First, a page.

idiots Geniuses over at Cambridge University Conservative Association (as if you’d expect them to understand the point of the minimum wage in the first place) say “ the minimum wage causes unemployment (a surplus of labour)“. No it doesn’t. It’s regressive, especially during a recession, to suggest that employers should be able to pay those who are already struggling to pay their bills, a lot less. It’s inexcusably immoral at best. They’ve decided upon the conclusion that minimum wage causes unemployment, due to their dedication to Thatcherite Neoliberalism. Not to concrete evidence. Surely if every firm is paying minimum wage, then equilibrium is achieved? Market forces cannot work against a universal principle. It creates a level playing field for all firms, whilst protecting the most vulnerable, from what i’m now going to refer to as “Cambridge Universitism“. The only conceivable way that markets will fail, is by introducing an Opt Out system, where by some firms stick in principle to minimum wage, whilst their competitors see an opportunity to capitalise on paying their employees, 35p an hour. In which case, those employees will want to go elsewhere, to companies that pay minimum wage, and the exploiting Company based on “Cambrigde Universitism” fails anyway?
The minimum wage was introduced in the UK in 1999, the pay was set at £3.30. Since then it has rose to £5.73 an hour, and comes with strict penalties for firms caught not abiding by their responsibilities. It benefits huge numbers of the lowest paid workers in the Country, which in turn, provides a higher rate of disposable income (some were paid as little as 80p an hour during the Thatcher years), and so benefits the economy on the whole. There is little argument that minimum wage is one of New Labour’s greatest achievements, and has helped improve the living conditions of millions since it’s introduction in 1999. Except, if you’re an expenses cheating Tory MP, or you’re in your own haven from the rich at Cambridge, obviously.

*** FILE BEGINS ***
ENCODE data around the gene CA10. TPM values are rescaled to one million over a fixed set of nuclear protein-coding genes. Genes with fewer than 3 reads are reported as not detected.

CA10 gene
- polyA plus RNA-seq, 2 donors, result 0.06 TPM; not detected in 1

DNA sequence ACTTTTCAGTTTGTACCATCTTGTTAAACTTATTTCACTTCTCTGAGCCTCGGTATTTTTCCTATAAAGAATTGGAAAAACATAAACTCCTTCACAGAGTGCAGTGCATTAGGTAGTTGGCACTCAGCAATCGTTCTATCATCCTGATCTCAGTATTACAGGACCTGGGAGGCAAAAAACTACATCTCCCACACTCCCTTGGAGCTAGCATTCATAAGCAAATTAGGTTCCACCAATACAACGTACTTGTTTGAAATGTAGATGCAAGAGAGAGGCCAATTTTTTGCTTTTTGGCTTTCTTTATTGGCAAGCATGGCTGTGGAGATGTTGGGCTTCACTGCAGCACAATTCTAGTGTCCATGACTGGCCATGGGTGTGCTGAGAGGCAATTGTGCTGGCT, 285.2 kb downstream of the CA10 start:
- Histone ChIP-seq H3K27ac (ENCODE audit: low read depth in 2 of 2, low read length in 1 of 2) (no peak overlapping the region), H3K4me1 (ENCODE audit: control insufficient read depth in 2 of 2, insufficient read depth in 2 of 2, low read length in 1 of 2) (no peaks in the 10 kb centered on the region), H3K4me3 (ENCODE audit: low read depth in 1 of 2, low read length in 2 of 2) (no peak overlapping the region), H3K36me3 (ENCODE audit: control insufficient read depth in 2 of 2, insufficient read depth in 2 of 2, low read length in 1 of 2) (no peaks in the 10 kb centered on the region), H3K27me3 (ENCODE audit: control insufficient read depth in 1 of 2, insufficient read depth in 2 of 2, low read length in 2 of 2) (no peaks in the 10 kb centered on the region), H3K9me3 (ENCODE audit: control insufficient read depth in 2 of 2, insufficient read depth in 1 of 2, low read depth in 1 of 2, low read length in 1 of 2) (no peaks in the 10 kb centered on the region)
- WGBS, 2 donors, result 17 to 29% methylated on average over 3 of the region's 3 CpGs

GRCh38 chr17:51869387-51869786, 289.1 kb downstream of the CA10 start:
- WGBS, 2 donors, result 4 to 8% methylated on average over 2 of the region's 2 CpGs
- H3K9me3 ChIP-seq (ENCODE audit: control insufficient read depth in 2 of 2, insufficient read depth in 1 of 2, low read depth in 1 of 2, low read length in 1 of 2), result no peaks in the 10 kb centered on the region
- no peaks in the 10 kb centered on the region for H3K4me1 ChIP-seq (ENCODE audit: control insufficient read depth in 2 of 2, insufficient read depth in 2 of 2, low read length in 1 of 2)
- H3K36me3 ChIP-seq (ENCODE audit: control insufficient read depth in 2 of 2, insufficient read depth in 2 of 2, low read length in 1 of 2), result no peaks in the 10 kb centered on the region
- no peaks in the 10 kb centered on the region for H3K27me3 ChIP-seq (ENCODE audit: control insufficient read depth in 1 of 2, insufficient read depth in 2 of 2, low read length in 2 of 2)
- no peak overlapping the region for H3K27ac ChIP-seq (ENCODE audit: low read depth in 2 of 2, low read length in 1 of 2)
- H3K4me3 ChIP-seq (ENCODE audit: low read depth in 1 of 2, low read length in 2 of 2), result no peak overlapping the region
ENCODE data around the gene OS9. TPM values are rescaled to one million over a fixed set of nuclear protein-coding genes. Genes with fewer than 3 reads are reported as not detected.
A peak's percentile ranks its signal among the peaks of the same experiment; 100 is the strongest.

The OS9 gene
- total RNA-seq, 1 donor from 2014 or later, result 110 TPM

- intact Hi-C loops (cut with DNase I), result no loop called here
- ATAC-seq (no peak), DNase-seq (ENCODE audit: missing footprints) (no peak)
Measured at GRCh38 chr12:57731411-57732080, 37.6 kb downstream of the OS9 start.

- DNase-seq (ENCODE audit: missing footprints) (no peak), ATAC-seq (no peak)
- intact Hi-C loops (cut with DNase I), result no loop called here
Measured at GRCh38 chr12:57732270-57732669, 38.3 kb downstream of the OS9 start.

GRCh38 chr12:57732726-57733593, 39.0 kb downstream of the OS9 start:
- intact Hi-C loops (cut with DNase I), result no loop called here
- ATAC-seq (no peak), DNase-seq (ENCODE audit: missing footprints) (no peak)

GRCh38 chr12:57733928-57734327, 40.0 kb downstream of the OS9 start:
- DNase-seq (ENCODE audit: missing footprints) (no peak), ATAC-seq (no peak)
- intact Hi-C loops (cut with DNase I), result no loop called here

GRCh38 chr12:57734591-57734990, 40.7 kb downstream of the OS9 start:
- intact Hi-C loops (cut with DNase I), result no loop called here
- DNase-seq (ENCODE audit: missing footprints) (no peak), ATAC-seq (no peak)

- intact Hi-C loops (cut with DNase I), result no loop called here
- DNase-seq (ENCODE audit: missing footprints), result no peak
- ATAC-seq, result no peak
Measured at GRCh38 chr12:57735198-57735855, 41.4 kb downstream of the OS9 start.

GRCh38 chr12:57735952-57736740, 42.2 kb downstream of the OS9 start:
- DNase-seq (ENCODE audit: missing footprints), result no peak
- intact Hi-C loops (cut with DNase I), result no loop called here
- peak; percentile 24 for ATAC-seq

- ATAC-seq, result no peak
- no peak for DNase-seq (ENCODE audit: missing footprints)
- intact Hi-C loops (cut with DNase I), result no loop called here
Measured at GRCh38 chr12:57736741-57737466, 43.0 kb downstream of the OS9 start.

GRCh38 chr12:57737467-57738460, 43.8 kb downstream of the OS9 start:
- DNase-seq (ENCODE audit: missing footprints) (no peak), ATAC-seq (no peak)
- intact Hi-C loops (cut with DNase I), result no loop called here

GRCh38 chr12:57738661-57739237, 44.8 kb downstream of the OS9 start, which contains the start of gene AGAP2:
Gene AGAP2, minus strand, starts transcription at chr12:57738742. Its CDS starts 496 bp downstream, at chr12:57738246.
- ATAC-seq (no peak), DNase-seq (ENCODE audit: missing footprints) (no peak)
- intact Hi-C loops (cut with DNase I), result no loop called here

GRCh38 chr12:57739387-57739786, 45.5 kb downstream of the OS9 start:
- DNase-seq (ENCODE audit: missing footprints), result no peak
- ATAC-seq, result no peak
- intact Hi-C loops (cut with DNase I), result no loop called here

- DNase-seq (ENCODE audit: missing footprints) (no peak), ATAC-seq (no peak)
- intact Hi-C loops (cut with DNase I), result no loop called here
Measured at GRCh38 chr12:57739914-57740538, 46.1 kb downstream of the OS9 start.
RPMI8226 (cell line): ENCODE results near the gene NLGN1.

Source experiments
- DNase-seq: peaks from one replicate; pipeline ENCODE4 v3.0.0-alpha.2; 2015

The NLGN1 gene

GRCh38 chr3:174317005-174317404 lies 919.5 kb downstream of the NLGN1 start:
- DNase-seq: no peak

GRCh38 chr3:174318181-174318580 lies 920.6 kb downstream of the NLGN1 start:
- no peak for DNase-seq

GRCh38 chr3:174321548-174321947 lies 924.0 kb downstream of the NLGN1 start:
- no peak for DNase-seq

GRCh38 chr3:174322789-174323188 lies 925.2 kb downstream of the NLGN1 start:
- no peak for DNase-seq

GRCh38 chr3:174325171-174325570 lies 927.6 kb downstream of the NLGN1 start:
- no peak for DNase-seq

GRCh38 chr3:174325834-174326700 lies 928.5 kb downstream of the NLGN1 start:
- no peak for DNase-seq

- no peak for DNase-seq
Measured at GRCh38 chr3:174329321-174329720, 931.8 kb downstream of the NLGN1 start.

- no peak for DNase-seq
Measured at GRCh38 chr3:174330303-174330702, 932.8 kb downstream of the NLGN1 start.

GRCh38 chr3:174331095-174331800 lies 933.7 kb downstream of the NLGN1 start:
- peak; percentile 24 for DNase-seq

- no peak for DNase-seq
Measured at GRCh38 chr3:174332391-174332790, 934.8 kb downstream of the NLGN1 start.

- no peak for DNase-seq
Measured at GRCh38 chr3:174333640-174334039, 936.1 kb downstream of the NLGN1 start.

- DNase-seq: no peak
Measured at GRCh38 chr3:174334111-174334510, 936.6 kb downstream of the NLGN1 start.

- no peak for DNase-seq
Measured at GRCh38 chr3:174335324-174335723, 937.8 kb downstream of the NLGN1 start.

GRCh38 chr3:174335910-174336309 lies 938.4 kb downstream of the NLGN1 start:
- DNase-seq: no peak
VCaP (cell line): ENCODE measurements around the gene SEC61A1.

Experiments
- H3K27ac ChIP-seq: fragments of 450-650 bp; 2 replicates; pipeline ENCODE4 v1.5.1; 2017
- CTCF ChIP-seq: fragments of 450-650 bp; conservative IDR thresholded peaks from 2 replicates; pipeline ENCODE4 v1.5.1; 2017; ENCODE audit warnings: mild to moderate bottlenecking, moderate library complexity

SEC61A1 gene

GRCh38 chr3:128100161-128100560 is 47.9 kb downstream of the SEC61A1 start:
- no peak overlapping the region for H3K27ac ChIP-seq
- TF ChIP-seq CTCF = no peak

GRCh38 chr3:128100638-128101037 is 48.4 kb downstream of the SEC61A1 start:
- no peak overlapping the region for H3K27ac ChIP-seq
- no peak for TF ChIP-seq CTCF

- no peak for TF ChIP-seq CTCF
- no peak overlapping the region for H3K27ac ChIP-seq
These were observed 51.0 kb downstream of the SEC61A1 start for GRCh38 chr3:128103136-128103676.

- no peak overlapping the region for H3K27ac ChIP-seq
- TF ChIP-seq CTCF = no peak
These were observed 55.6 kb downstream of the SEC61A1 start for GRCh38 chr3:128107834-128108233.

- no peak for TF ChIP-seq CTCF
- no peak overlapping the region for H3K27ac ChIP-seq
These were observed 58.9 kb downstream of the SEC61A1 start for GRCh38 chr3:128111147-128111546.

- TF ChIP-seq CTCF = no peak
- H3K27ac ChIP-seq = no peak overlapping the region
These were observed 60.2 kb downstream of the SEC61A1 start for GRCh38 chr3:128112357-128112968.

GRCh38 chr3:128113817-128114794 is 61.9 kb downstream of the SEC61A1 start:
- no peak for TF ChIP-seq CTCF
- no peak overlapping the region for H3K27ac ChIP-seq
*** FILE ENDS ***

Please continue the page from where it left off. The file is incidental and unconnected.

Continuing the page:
Cambridge go on to say “Indeed, now that we are in a recession, it is surely responsible for even more unemployment.” Followed by “Unemployment will never be minimised as long as minimum wage legislation remains in force.“…… Again, no evidence, merely sticking to Neoliberalist principles that says minimum wages prices people out of jobs. Unemployment (which spiked during the Thatcher era, despite the lack of minimum wage) was falling steadily year on year when minimum wage was introduced. Two years later, unemployment was at it’s lowest in decades. This is true for both full time and part time workers. In fact, by 2000, unemployment was at it’s lowest in 25 years. You’d surely expect, a year after minimum wage has been introduced, by Cambridge Univertism 19th Century Factory exploitation logic, and Peter Bone MP, who said in 1998 that a “A minimum wage would condemn hundreds of thousands to the dole queue.” that unemployment would have rose dramatically, almost inconceivably so, by hundreds of thousands, if not millions, but no, it fell, and continued to fall, pretty much until recession hit.